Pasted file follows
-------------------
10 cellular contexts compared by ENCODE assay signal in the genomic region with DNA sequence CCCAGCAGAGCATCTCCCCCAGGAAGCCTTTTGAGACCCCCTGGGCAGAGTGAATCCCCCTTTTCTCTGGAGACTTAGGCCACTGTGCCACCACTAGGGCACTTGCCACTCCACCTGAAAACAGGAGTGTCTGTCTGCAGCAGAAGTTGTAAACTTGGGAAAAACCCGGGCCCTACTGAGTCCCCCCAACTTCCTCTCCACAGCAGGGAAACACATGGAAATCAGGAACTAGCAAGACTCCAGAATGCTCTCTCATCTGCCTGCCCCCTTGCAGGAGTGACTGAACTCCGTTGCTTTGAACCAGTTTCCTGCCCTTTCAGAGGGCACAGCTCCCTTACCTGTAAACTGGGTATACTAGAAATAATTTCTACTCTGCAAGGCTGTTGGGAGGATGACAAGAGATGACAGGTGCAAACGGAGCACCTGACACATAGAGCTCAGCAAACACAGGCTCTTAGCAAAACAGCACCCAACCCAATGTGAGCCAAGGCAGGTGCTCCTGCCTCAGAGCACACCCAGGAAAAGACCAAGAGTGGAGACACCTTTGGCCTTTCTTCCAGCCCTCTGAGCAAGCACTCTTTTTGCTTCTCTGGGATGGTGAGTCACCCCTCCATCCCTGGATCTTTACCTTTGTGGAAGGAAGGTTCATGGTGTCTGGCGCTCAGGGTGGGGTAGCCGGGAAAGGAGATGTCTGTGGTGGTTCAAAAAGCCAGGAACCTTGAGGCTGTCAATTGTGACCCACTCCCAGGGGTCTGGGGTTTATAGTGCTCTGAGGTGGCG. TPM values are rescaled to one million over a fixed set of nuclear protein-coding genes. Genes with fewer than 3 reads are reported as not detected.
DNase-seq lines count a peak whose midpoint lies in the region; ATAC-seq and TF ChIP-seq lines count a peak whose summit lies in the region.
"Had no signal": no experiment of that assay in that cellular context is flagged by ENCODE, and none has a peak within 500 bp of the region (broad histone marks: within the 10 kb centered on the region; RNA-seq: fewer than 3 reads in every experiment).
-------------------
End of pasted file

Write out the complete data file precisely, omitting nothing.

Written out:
10 cellular contexts compared by ENCODE assay signal in the genomic region with DNA sequence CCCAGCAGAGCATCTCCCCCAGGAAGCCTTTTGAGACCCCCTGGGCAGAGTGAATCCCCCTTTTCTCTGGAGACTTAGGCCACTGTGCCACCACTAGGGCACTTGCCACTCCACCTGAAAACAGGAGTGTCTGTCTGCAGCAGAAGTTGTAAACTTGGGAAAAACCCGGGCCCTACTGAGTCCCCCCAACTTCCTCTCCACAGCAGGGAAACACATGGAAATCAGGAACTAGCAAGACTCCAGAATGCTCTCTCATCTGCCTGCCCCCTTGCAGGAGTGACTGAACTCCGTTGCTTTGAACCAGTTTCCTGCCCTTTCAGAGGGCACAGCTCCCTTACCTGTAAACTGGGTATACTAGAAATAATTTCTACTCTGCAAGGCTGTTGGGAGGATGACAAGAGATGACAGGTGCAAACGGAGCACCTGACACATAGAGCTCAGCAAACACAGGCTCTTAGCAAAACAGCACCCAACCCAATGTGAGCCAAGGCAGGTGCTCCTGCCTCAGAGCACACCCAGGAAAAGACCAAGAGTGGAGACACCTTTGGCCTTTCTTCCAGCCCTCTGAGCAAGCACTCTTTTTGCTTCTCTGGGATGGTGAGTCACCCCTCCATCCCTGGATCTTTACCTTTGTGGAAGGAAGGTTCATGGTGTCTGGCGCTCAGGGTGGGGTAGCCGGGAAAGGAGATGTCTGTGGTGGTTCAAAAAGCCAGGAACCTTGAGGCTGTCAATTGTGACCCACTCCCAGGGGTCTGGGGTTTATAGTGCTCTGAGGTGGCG. TPM values are rescaled to one million over a fixed set of nuclear protein-coding genes. Genes with fewer than 3 reads are reported as not detected.
DNase-seq lines count a peak whose midpoint lies in the region; ATAC-seq and TF ChIP-seq lines count a peak whose summit lies in the region.
"Had no signal": no experiment of that assay in that cellular context is flagged by ENCODE, and none has a peak within 500 bp of the region (broad histone marks: within the 10 kb centered on the region; RNA-seq: fewer than 3 reads in every experiment).